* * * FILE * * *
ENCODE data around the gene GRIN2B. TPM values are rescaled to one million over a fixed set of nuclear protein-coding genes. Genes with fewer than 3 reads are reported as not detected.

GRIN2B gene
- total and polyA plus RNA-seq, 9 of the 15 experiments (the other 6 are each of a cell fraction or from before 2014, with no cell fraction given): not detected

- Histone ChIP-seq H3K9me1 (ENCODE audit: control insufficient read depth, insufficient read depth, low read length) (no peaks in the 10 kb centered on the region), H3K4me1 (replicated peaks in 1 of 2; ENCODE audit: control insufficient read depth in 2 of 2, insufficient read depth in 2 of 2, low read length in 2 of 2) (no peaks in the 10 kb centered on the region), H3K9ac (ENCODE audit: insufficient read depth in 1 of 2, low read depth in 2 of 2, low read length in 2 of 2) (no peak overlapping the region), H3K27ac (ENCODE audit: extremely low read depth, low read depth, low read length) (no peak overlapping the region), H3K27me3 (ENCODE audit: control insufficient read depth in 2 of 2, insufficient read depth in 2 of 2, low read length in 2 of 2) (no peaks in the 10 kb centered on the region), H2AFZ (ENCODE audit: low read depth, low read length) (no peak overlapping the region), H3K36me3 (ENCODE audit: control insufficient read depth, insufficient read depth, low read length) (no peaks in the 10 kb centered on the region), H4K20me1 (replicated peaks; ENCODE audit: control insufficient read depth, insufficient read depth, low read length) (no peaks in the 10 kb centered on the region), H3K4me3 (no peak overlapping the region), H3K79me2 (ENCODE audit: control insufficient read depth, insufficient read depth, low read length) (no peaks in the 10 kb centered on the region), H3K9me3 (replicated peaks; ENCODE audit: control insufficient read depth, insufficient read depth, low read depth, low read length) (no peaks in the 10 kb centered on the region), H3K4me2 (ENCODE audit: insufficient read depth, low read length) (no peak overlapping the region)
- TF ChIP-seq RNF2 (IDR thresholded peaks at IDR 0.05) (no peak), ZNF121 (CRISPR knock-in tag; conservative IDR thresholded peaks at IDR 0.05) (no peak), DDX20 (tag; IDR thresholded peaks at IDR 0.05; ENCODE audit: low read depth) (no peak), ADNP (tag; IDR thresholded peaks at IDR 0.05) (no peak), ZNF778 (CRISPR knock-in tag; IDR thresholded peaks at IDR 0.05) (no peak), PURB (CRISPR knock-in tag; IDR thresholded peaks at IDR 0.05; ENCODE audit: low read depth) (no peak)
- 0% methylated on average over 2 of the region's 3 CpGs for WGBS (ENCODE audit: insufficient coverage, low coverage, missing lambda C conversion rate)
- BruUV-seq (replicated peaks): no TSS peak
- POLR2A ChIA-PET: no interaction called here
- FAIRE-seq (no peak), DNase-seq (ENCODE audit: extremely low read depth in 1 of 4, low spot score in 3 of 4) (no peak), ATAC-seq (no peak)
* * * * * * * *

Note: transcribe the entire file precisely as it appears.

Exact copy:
ENCODE data around the gene GRIN2B. TPM values are rescaled to one million over a fixed set of nuclear protein-coding genes. Genes with fewer than 3 reads are reported as not detected.

GRIN2B gene
- total and polyA plus RNA-seq, 9 of the 15 experiments (the other 6 are each of a cell fraction or from before 2014, with no cell fraction given): not detected

- Histone ChIP-seq H3K9me1 (ENCODE audit: control insufficient read depth, insufficient read depth, low read length) (no peaks in the 10 kb centered on the region), H3K4me1 (replicated peaks in 1 of 2; ENCODE audit: control insufficient read depth in 2 of 2, insufficient read depth in 2 of 2, low read length in 2 of 2) (no peaks in the 10 kb centered on the region), H3K9ac (ENCODE audit: insufficient read depth in 1 of 2, low read depth in 2 of 2, low read length in 2 of 2) (no peak overlapping the region), H3K27ac (ENCODE audit: extremely low read depth, low read depth, low read length) (no peak overlapping the region), H3K27me3 (ENCODE audit: control insufficient read depth in 2 of 2, insufficient read depth in 2 of 2, low read length in 2 of 2) (no peaks in the 10 kb centered on the region), H2AFZ (ENCODE audit: low read depth, low read length) (no peak overlapping the region), H3K36me3 (ENCODE audit: control insufficient read depth, insufficient read depth, low read length) (no peaks in the 10 kb centered on the region), H4K20me1 (replicated peaks; ENCODE audit: control insufficient read depth, insufficient read depth, low read length) (no peaks in the 10 kb centered on the region), H3K4me3 (no peak overlapping the region), H3K79me2 (ENCODE audit: control insufficient read depth, insufficient read depth, low read length) (no peaks in the 10 kb centered on the region), H3K9me3 (replicated peaks; ENCODE audit: control insufficient read depth, insufficient read depth, low read depth, low read length) (no peaks in the 10 kb centered on the region), H3K4me2 (ENCODE audit: insufficient read depth, low read length) (no peak overlapping the region)
- TF ChIP-seq RNF2 (IDR thresholded peaks at IDR 0.05) (no peak), ZNF121 (CRISPR knock-in tag; conservative IDR thresholded peaks at IDR 0.05) (no peak), DDX20 (tag; IDR thresholded peaks at IDR 0.05; ENCODE audit: low read depth) (no peak), ADNP (tag; IDR thresholded peaks at IDR 0.05) (no peak), ZNF778 (CRISPR knock-in tag; IDR thresholded peaks at IDR 0.05) (no peak), PURB (CRISPR knock-in tag; IDR thresholded peaks at IDR 0.05; ENCODE audit: low read depth) (no peak)
- 0% methylated on average over 2 of the region's 3 CpGs for WGBS (ENCODE audit: insufficient coverage, low coverage, missing lambda C conversion rate)
- BruUV-seq (replicated peaks): no TSS peak
- POLR2A ChIA-PET: no interaction called here
- FAIRE-seq (no peak), DNase-seq (ENCODE audit: extremely low read depth in 1 of 4, low spot score in 3 of 4) (no peak), ATAC-seq (no peak)